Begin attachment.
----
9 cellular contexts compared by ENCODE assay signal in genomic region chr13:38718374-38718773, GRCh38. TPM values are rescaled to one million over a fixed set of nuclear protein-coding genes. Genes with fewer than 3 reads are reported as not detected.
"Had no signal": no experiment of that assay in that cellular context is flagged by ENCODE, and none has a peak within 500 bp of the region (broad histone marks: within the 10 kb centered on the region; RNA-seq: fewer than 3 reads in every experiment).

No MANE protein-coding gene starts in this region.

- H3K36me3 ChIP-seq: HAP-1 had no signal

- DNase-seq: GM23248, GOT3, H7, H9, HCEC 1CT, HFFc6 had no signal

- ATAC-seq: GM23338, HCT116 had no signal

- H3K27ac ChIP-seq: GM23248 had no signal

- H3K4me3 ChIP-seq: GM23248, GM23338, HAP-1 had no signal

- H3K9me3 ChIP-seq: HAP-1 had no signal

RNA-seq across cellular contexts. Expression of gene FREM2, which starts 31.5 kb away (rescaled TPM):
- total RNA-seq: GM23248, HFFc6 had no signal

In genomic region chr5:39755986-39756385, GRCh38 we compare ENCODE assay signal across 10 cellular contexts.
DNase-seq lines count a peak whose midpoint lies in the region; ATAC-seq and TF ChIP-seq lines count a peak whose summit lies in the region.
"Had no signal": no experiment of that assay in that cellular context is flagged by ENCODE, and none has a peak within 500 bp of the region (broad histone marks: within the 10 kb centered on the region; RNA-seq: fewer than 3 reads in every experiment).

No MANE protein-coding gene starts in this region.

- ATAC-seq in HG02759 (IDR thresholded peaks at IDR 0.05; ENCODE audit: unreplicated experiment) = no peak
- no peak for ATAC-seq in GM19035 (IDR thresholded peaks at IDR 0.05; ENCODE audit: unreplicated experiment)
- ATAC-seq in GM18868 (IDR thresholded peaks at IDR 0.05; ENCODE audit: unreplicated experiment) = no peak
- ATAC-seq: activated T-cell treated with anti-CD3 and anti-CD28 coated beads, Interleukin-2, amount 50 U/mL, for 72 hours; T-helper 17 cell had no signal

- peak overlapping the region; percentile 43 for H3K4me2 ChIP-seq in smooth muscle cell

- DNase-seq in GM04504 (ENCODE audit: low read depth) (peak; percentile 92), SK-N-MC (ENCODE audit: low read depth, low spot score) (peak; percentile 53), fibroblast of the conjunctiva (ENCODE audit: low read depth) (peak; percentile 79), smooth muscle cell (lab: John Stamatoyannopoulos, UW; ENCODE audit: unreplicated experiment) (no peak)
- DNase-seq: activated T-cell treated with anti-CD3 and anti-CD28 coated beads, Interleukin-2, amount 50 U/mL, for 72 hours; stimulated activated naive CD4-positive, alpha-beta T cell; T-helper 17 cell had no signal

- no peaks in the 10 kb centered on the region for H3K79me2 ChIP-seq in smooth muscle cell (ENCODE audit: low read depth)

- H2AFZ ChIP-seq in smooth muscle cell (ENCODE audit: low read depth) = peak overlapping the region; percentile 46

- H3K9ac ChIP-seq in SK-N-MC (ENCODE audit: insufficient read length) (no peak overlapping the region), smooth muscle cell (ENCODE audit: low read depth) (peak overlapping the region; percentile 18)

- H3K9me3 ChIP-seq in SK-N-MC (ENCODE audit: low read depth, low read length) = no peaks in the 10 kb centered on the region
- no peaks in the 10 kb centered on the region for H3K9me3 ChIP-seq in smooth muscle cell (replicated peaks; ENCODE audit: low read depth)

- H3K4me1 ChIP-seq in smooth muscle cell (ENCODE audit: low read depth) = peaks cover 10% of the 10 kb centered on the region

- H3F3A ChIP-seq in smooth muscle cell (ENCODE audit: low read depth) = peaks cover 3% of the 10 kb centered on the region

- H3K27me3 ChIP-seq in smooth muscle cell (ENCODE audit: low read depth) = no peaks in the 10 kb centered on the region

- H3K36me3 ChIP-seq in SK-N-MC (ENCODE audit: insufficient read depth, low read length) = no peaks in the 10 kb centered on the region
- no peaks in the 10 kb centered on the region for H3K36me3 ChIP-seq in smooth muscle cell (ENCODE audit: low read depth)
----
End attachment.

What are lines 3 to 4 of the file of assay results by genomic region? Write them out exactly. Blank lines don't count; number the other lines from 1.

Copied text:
No MANE protein-coding gene starts in this region.

- H3K36me3 ChIP-seq: HAP-1 had no signal